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2020/2021  KAN-CPOLO1911U  Topics in Public Economics

English Title
Topics in Public Economics

Course information

Language English
Course ECTS 7.5 ECTS
Type Mandatory
Level Full Degree Master
Duration One Quarter
Start time of the course Fourth Quarter
Timetable Course schedule will be posted at calendar.cbs.dk
Study board
Study Board for BSc/MSc i International Business and Politics, MSc
Course coordinator
  • David Jinkins - Department of Economics (ECON)
Main academic disciplines
  • Economics
Teaching methods
  • Face-to-face teaching
Last updated on 02-07-2020

Relevant links

Learning objectives
  • Precisely define key terms related to the topics we discuss in the course
  • Describe the fundamental problems and tradeoffs associated with climate change, artificial intelligence, inequality, and other topics covered in the course
  • Develop rational and well-thought out arguments backing up positions on course topics
  • Summarize positions on course topics in well-organized writing
Topics in Public Economics:
Exam ECTS 7,5
Examination form Home assignment - written product
Individual or group exam Individual exam
Size of written product Max. 10 pages
Assignment type Essay
Duration 2 weeks to prepare
Grading scale 7-point grading scale
Examiner(s) One internal examiner
Exam period Summer
Make-up exam/re-exam
Same examination form as the ordinary exam
Course content, structure and pedagogical approach

Public economics is the economics of collective decision making and collective
action. This domain of economics research is concerned with both positive and
normative questions. We will study both how collective actions affect the world,
but also which collective actions we should take. As pointed out by David Hume,
moving from "is" to "ought" is a difficult step, and a passing acquaintance with
politics will show that not everyone agrees about which policies are best. The
goal of this course is to deepen students understanding of several important
issues faced by contemporary society, and how collective responses to those
issues which will shape their futures.


The course will be structured around four themes. Each theme will be broken
up into four segments or modules: The core positive economics of the topic,
the normative or welfare economics of the topic, discussion of recent research,
and debate.


1 Taxation
1. Review of basic public economics results on taxation
2. When is taxation justified? Arguments from efficiency vs arguments from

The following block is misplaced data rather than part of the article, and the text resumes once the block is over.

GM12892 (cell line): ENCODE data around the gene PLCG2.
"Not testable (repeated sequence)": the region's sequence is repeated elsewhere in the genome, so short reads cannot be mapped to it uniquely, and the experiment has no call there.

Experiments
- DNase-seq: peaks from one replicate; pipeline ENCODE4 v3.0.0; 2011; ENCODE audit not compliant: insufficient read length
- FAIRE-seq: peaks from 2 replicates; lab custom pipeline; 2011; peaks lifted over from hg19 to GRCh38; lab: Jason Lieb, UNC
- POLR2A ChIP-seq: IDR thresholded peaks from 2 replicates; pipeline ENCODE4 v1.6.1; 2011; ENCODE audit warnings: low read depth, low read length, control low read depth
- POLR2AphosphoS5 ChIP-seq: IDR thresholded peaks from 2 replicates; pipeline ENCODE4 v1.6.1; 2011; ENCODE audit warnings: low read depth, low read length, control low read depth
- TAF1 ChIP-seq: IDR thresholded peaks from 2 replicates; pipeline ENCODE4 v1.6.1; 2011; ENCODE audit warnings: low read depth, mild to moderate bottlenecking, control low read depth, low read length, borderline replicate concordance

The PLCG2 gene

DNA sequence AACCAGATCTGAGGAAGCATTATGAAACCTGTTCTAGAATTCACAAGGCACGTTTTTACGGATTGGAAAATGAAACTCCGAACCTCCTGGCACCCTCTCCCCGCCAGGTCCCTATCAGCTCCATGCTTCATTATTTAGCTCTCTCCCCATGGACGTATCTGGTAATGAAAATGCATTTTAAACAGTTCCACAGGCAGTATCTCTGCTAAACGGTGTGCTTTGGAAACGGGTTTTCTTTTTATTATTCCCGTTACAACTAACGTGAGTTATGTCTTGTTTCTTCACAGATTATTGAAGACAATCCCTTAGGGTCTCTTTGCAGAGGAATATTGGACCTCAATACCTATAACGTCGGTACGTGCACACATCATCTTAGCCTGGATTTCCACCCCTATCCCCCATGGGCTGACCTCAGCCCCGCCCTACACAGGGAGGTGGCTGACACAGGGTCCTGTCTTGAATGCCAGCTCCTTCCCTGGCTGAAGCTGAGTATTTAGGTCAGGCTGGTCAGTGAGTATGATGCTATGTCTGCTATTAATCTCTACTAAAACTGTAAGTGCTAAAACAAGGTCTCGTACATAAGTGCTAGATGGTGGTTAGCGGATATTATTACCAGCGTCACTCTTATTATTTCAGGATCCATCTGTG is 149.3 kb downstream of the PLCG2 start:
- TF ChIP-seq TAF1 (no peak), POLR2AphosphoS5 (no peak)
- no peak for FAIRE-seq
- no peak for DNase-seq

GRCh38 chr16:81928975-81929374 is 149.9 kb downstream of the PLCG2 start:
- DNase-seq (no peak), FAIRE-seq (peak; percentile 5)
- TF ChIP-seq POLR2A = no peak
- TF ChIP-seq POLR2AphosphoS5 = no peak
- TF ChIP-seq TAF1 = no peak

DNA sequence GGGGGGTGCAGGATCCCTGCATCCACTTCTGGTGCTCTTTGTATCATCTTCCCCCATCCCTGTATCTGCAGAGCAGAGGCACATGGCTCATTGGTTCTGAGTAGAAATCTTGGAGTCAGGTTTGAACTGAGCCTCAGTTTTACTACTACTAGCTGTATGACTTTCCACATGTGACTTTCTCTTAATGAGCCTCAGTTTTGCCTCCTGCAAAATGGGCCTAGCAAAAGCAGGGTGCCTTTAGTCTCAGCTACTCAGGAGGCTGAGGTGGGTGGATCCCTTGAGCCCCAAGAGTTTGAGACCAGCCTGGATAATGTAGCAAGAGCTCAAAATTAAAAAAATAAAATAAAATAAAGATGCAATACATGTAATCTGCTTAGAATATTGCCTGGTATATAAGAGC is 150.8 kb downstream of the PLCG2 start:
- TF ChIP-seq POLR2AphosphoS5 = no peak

3. Capital taxation and concentration, arguments from consumer welfare vs
arguments from politics
4. Debate: Should we tax bequests?


2 Inequality
1. Public economics of transfers: A taxonomy of inequality
2. Distributive justice, and when inequality is wrong
3. Poverty, Wealth taxes and transfers
4. Debate: Are open borders incompatible with a welfare state?


3 Climate Change
1. Public economics of climate change
2. How should we treat future people?
3. Uncertainty and disaster
4. Debate: Developing countries should be compensated


4 Automation
1. Public economics and technological change
2. Work in a robot economy, required or protected?
3. Hollowing out the middle: Automation or trade?
4. Debate: Universal basic income, yes or no?

Description of the teaching methods
This course will involve both elements of traditional lecturing, as well as class
discussion. Students will be asked to prepare for class by reading assigned texts.
Feedback during the teaching period
Students will be asked to formally participate in one in-class debate
(in groups). Debates are meant to prepare students for the exam, in which they
will be asked to discuss and defend a claim related to one of the course themes.
Feedback on the debates will be given in class.
Student workload
Class 30 hours
Preparation 176 hours
Expected literature


Readings will be provided to students before each lecture. Sources will include:

-          Lectures on Public Economics, by Joseph Stiglitz and Andrew Atkinson

-           Lectures on Microeconomics: the big questions approach, by Roman Pancs

-          Economic Analysis, Moral Philosophy, and Public Policy, by Daniel Haus-

man and Michael McPherson

-          Reasons and Persons, by Derek Parfit


Relevant research papers will also be assigned, including:

-           Weitzman, Martin L. "On modeling and interpreting the economics of

catastrophic climate change." The Review of Economics and Statistics 91,

no. 1 (2009): 1-19.

Last updated on 02-07-2020